April 11, 2008
Organization: Morgan, Lewis & Bockius LLP
IRS Issues First Private Letter Ruling on Section 409(p) of the Code
On January 25, 2008, the IRS published the first ruling on the S corporation ESOP antiabuse rules codified in Section 409(p) of the code since the rules became law in 2001. Because the rules were complicated and left many questions unanswered, in 2003 the Treasury Department issued temporary and proposed regulations to provide guidance on the application of the provisions of Section 409(p) of the code. On December 17, 2004, a new set of temporary and proposed regulations were issued to
clarify, expand and modify the 2003 regulations; these regulations were ultimately finalized in December 2006. Despite these actions by the Treasury Department, it has taken the IRS more than seven years to first interpret these complicated and draconian rules.
Section 409(p) of the code generally provides that if a person is deemed to own 10 percent or more of an S corporation’s equity, the individual is a disqualified person. If disqualified persons, in the aggregate, are deemed to own 50 percent or more of the S corporation’s equity, a nonallocation year has occurred and confiscatory tax penalties are assessed. Under the tests of Section 409(p) of the code, if several members of a family own equity in an S corporation, the IRS aggregates the family members’ deemed ownership to determine whether the family group is a disqualified person under Section 409(p) of the code.
At issue in Private Letter Ruling (PLR) 200804023 was a family-owned S corporation owned in part by an ESOP, with a cousin and the cousin’s child involved in the business. Although the PLR did not contain the actual percentages of the individuals’ deemed ownership in question, it was represented that no individuals were deemed to own 10 percent or more of the company and that the family group’s deemed ownership, in the aggregate, was less than 20 percent of the company. It was further represented that there was no outstanding synthetic equity involved. The primary request in the PLR was a determination of whether a nonallocation year had occurred under Section 409(p) of the code.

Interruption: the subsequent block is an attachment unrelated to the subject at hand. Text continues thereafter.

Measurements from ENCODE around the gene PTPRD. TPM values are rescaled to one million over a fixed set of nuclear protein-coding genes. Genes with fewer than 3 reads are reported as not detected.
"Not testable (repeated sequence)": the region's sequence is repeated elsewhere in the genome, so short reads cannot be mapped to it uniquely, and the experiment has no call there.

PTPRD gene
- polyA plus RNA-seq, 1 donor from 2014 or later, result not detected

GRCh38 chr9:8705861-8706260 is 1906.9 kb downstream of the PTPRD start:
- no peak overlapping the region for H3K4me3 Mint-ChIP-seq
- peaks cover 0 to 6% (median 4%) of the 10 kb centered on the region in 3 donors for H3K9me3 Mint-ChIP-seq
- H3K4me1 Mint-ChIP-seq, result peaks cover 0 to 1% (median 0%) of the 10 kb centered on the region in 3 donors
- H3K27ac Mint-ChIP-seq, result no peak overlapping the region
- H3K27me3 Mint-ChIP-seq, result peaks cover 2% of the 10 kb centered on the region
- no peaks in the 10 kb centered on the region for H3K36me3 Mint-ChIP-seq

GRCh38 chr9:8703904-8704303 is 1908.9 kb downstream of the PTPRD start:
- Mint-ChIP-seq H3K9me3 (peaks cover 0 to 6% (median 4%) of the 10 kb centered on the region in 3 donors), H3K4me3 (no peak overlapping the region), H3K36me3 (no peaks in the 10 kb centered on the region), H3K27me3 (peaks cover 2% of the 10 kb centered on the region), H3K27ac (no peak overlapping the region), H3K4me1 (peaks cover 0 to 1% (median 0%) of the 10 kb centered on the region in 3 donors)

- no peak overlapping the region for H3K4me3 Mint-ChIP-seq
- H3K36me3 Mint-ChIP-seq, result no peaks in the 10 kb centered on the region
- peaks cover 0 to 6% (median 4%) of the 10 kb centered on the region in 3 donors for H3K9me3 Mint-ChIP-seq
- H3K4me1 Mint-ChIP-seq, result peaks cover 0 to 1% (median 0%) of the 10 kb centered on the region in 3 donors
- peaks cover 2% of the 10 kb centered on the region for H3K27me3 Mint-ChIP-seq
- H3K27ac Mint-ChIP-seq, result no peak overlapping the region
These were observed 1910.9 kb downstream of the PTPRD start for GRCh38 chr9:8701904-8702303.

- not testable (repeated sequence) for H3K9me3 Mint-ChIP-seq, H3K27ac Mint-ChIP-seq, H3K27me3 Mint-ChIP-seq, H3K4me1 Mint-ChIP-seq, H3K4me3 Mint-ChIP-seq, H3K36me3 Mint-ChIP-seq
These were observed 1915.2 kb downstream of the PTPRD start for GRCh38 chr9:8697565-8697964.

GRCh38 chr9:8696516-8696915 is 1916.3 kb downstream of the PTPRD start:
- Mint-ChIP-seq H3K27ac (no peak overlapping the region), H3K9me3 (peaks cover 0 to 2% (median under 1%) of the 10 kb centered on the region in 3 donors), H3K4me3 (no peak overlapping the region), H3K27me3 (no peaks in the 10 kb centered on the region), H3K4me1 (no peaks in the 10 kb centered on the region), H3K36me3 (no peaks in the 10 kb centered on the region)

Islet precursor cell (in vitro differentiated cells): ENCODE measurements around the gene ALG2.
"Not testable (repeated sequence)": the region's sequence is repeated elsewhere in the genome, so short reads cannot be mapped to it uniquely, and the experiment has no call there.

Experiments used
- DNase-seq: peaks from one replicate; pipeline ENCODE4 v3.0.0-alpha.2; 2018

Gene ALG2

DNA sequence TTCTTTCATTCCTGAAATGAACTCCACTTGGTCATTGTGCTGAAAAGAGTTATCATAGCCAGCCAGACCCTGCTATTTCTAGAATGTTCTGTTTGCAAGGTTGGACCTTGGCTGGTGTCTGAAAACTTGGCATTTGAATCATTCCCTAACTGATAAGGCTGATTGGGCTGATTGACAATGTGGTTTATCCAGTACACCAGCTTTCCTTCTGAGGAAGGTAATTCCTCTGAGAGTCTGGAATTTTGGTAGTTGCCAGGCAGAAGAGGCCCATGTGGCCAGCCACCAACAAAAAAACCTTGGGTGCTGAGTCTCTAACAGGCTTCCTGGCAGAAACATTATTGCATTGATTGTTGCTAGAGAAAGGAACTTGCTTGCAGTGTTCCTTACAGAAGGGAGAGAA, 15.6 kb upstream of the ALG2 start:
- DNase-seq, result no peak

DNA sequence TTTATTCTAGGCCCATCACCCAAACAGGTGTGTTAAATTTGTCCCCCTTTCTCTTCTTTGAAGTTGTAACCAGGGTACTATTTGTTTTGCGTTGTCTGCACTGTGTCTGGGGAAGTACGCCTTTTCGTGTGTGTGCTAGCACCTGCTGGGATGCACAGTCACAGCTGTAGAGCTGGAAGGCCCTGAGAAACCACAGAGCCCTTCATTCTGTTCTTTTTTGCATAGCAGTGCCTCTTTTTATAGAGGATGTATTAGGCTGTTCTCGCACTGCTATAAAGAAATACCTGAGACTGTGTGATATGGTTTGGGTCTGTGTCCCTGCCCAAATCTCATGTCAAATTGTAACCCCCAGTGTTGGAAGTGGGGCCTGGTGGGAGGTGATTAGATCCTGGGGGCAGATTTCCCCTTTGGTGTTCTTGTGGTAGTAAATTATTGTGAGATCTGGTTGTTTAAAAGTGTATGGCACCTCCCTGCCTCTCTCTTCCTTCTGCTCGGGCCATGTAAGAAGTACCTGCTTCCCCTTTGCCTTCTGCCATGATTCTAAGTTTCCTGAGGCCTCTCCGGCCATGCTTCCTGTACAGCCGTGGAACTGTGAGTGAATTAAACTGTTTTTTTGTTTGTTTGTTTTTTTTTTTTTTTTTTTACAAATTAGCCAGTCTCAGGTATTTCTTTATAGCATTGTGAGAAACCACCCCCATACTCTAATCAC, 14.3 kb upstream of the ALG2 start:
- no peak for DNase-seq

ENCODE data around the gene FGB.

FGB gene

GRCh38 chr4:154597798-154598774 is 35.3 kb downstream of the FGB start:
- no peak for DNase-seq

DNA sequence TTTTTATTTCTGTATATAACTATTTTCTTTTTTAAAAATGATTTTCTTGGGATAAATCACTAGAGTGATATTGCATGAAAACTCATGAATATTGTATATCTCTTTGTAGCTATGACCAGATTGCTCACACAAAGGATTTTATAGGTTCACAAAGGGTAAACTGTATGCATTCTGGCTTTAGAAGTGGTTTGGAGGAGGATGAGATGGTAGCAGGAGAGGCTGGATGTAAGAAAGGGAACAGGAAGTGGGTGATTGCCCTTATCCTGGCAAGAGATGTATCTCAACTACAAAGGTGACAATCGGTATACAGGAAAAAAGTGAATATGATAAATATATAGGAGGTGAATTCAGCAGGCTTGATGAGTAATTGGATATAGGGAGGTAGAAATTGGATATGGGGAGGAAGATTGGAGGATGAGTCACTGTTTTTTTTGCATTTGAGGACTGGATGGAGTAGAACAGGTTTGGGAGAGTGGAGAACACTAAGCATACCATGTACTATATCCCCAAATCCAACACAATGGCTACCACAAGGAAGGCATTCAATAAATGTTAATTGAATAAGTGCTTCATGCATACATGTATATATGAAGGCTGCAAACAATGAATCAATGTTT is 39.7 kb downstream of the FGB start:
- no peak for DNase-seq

In testing whether the cousin and the cousin’s child were disqualified persons for purposes of Section 409(p) of the code, the IRS appropriately applied the family deemedownership aggregation rules of Section 409(p)(4)(D) of the code. Under the facts in the PLR, the only family members who were aggregated under the rules of Section 409(p) of the code were the cousin and that individual’s child.
Since the aggregate number of shares in the ESOP accounts of these two individuals is less than 20 percent of the number of deemedowned shares of stock of the company, neither of these two individuals constitutes a disqualified person. In addition, the IRS found that no other individuals in the company had deemedowned shares which were at least 10 percent of the deemedowned shares. Most significantly, the PLR makes it clear that the corporate family attribution rules set forth in Section 318 of the code are not used in determining whether an individual is a disqualified person. The Section 318 attribution rules are only applied in the determination of whether a nonallocation year has occurred once the disqualified persons have been identified (using only the aggregation rules under Section 409(p)(4)(D) of the code). Consequently, in this PLR, the IRS appropriately ruled that a nonallocation year had not occurred because there were no disqualified persons involved with the S corporation.
This PLR confirms practitioners’ understanding as to how deemed ownership is calculated for purposes of the Section 409(p) tests and the determination as to whether a nonallocation year has occurred. More importantly, the PLR confirms the IRS’s position that the Section 318 stock ownership attribution rules only apply in determining whether a nonallocation year has occurred and are not used in connection with the determination as to whether an individual is a disqualified person.